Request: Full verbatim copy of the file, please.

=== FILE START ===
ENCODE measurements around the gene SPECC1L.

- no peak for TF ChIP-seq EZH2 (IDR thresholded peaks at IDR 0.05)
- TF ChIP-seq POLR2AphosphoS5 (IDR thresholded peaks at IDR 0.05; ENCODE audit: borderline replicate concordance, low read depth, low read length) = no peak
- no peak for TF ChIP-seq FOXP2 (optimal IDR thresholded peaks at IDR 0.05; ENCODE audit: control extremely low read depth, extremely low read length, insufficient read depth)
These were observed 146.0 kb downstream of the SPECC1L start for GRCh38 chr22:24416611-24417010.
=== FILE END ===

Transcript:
ENCODE measurements around the gene SPECC1L.

- no peak for TF ChIP-seq EZH2 (IDR thresholded peaks at IDR 0.05)
- TF ChIP-seq POLR2AphosphoS5 (IDR thresholded peaks at IDR 0.05; ENCODE audit: borderline replicate concordance, low read depth, low read length) = no peak
- no peak for TF ChIP-seq FOXP2 (optimal IDR thresholded peaks at IDR 0.05; ENCODE audit: control extremely low read depth, extremely low read length, insufficient read depth)
These were observed 146.0 kb downstream of the SPECC1L start for GRCh38 chr22:24416611-24417010.